One proposed operation involves 400 soldiers setting up camp and sleeping in tents. Eighteen helicopters would be stationed nearby, along with 60 military vehicles. Flares, colored smoke canisters and blanks would mimic live-fire. Foxholes could be dug. Kitchens and fueling stations could be set up.
The proposed trainings would not use live ammunition.
In November, the Army organized an ad hoc committee of state agencies, the New York Air National Guard and environmental organizations. The group was reviewing six specific sites the Army is interested in for training: the privately owned North Lake Tract Easement in Herkimer County; private timberlands on Sevey’s Easement in St. Lawrence County; Cobb Creek State Forest in Lewis County; St. Lawrence County land in the Town of Pierrepont; Sand Flats State Forest in Lewis county; and Adirondack Regional Airport near Saranac Lake.
Halpin said these places “are starting points for discussion.”
David Gibson, managing partner of Adirondack Wild: Friends of the Forest Preserve, was glad the Army organized a committee. He is on it.
“That’s a very positive thing that they’ve done,” Gibson said, “the willingness to slow down and make sure that stakeholders’ inputs are more thoroughly considered before taking their next steps.”
What concerned some state representatives and advocates like Gibson about Fort Drum’s environmental study was that it completely left out the Adirondack Park Agency.
In leaving the agency out, the Army also did not consider any land classifications the APA and its regulations spell out, nor did it mention state constitutional protections afforded to lands deemed “forever wild.” The clause in the state Constitution prevents any lease, sale or development on the forest preserve. The assessment did not mention any specific state management plans or easements. It did not mention that the approximately 2.6 million acres of forest preserve are listed under the National Register of Historic Places. The federal designation is under the National Park Service and the National Historic Preservation Act, and helps protect historic and archaeological resources.
“That was kind of a scary moment,” Gibson said.
A spokesperson for the DEC said the agency suggested the Army clarify the different land classifications of forest preserve and state lands.
Following eight requests for comment and requests for an interview with APA Director Terry Martino over three weeks, an APA spokesperson told the Adirondack Explorer that Martino was not available.
“At this point we are working with the military and are very confident that we will be able to find a solution that meets their important training needs and does not have an undue impact on the natural resources of the Adirondack Park,” the spokesperson wrote. The Army has since included the APA in discussions, and the agency is part of the Army’s ad hoc committee.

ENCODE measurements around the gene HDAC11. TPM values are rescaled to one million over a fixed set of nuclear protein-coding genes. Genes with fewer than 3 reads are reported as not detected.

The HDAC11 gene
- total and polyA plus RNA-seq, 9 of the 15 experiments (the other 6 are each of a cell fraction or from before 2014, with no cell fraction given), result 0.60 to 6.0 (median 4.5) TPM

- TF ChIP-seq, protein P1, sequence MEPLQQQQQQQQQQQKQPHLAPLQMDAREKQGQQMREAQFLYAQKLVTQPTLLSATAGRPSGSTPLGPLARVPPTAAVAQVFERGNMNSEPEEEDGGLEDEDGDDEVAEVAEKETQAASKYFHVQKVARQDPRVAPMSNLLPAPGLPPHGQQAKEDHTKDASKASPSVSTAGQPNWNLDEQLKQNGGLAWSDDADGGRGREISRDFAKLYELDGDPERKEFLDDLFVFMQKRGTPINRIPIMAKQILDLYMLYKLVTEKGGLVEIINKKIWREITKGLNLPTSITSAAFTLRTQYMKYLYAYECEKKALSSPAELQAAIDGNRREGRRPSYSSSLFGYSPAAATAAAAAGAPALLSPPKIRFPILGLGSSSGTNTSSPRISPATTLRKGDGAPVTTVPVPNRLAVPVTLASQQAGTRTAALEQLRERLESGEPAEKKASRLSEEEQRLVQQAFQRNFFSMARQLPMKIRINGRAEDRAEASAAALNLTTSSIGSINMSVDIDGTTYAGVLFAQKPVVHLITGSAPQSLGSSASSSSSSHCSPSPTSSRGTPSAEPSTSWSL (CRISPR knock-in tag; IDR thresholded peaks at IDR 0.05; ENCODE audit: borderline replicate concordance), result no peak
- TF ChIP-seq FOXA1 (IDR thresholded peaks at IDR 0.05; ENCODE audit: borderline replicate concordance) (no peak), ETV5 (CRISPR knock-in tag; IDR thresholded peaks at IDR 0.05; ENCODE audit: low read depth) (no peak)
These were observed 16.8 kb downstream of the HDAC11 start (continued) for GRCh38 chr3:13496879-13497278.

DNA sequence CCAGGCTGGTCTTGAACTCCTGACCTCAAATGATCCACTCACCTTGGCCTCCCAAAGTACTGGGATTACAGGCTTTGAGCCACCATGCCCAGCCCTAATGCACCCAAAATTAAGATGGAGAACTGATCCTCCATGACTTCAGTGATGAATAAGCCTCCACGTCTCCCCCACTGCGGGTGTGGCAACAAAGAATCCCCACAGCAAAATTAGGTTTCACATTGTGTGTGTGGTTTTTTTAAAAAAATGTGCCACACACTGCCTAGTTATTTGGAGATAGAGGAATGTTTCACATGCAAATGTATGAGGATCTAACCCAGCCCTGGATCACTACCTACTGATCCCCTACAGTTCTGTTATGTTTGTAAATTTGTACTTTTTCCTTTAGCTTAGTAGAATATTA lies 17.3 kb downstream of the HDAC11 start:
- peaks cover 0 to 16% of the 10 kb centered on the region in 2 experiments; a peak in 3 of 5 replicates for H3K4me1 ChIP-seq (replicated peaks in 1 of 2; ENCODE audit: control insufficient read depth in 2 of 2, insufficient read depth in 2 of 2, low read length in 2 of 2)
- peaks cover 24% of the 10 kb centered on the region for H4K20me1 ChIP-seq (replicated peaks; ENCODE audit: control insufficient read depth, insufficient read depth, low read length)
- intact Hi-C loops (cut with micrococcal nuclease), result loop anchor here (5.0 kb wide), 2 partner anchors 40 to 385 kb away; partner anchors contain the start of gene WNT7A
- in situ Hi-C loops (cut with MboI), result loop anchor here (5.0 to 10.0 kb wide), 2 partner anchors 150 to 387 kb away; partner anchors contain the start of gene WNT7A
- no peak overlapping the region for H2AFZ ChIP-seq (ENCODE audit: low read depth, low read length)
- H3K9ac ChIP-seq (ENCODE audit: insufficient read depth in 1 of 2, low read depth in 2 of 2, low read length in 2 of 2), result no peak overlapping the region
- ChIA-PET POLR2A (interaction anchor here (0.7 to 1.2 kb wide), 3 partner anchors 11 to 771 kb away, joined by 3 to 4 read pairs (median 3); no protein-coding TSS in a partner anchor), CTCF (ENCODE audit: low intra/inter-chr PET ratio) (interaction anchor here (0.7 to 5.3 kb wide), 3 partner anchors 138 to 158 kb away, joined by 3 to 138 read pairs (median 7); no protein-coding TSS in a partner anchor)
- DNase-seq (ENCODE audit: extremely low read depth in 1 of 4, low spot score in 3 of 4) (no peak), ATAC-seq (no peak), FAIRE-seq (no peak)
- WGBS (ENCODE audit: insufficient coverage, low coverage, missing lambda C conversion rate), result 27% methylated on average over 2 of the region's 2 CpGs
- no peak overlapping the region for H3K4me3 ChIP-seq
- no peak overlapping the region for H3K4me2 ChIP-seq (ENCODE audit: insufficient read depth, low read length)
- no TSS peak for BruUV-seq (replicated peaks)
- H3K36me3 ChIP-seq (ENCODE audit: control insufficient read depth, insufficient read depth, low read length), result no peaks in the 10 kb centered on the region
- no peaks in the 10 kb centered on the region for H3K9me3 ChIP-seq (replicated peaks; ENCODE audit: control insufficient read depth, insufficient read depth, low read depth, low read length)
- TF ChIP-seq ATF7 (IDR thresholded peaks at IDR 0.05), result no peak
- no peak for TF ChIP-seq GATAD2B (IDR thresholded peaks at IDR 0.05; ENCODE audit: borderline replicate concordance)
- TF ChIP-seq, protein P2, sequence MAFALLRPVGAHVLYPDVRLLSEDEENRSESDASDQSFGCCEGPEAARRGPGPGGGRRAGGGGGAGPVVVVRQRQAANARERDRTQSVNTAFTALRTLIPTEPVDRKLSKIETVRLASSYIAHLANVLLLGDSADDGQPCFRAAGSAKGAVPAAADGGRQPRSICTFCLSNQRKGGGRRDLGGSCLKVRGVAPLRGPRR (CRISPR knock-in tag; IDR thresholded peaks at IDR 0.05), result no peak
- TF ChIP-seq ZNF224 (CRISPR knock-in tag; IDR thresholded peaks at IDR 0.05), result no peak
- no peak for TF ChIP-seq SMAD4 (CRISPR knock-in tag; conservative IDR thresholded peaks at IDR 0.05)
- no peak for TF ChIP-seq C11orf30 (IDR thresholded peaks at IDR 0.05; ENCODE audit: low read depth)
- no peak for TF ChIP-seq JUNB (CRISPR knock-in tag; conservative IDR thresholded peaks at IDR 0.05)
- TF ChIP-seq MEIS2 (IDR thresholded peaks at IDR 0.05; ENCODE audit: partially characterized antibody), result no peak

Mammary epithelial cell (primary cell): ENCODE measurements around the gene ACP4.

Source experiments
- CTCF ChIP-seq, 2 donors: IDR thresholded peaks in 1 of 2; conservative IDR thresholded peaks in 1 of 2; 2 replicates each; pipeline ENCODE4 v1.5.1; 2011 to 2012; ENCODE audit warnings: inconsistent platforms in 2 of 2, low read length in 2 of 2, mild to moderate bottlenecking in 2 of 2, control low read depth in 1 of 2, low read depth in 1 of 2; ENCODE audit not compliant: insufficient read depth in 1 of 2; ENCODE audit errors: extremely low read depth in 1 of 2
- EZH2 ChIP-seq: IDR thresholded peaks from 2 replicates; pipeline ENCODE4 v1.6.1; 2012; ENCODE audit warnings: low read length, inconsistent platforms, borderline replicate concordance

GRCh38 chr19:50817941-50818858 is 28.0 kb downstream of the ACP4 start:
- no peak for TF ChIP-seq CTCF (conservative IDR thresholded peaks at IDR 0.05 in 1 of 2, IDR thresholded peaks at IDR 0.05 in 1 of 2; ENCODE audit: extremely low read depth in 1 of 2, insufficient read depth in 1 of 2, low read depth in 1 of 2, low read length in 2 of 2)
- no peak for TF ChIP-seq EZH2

In a letter from the agency’s deputy director of planning to Fort Drum, which the Explorer obtained through a Freedom of Information Law request, APA questioned the Army’s assessment of the plan’s impacts.
“The APA recognizes and supports the U.S. Army’s critical mission to provide effective training,” Deputy Director Richard Weber wrote. “The scope and detail of the analysis at the programmatic level however does not appear to be sufficient to support a finding of no significant impact given the complexity and sensitivity of the Action Area and the Adirondack Park in particular.”
Weber’s letter went on about the APA’s jurisdiction and how he disagreed with the Army’s finding that up to 126 days of training per year would have no significant impact on the environment.
“A program of repeated training of this nature, year after year with coordinated air and motor vehicle support and with the temporary development of encampments ranging in size between 5 and 10 acres has the potential to create longer term impacts to overall management of State lands in the Park,” Weber continued.
Weber called it “paramount” to consider “preservation of the natural resources of state lands,” and also referenced the park’s role in outdoor recreation.
Addressing other concerns
While the Army’s assessment said it would avoid public lands during hunting, fishing and boating seasons, other outdoor recreational activities were left out.
Dominic Jacangelo, executive director of the New York State Snowmobile Association, said there are more than 3,000 miles of snowmobile trails in the nine-county action area that the Army identified in its assessment, and trails in some of the six locations the Army has singled out. The snowmobile association is not part of the ad hoc committee.
“Unless they intend to not have any operations in the winter, there’s a potential for a big impact on what we do and the communities that we contribute to during that time,” Jacangelo said.